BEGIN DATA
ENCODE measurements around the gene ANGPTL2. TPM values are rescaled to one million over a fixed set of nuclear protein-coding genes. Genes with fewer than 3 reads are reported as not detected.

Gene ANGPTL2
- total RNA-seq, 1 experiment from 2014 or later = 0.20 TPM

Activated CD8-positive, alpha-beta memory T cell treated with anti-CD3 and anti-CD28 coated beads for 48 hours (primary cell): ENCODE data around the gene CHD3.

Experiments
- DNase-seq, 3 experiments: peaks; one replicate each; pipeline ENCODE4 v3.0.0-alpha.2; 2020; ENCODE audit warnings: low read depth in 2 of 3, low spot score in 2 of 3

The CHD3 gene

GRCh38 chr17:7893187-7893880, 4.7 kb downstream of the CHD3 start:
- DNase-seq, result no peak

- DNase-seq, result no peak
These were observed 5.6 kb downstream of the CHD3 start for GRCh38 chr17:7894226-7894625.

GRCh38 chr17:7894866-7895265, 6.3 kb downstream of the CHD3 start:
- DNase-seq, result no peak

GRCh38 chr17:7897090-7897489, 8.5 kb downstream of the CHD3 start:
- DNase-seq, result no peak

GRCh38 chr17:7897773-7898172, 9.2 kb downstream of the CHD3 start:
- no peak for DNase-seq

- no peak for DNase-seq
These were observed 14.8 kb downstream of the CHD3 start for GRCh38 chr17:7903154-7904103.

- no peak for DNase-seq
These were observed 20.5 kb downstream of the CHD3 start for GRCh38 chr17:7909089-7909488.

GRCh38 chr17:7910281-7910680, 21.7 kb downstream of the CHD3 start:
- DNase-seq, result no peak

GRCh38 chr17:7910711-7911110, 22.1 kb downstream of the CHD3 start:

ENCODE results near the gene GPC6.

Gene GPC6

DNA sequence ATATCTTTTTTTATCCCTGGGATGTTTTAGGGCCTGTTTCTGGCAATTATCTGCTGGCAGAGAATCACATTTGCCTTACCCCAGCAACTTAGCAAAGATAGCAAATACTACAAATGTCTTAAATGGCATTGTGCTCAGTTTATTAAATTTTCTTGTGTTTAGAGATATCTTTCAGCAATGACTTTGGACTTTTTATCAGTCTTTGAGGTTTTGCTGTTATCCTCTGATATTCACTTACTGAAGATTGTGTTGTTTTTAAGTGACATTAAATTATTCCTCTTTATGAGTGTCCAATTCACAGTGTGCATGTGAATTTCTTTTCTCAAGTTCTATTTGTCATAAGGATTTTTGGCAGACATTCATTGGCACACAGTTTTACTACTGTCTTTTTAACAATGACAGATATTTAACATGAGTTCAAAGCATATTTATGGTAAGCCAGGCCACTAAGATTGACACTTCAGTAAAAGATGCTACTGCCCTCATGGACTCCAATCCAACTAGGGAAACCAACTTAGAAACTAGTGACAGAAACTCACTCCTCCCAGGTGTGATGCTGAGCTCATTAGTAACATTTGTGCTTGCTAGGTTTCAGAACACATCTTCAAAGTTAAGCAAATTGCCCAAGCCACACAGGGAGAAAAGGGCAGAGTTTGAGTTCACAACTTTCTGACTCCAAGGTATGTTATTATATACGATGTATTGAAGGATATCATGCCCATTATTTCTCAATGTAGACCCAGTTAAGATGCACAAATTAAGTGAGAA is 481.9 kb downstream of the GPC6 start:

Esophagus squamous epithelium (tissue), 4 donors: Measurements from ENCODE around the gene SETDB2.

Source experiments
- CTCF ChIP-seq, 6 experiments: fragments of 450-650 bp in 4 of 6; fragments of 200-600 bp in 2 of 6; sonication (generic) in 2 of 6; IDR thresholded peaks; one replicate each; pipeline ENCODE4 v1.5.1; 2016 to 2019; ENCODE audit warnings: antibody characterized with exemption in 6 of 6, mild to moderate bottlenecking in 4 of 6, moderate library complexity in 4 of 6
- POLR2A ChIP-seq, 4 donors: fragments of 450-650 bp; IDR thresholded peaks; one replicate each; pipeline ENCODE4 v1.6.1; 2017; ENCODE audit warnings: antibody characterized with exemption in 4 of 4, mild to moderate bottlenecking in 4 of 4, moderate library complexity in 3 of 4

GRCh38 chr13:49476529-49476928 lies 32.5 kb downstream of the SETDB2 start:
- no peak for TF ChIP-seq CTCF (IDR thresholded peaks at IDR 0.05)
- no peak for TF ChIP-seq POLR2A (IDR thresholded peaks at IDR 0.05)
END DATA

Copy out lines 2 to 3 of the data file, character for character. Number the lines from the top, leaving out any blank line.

Gene ANGPTL2
- total RNA-seq, 1 experiment from 2014 or later = 0.20 TPM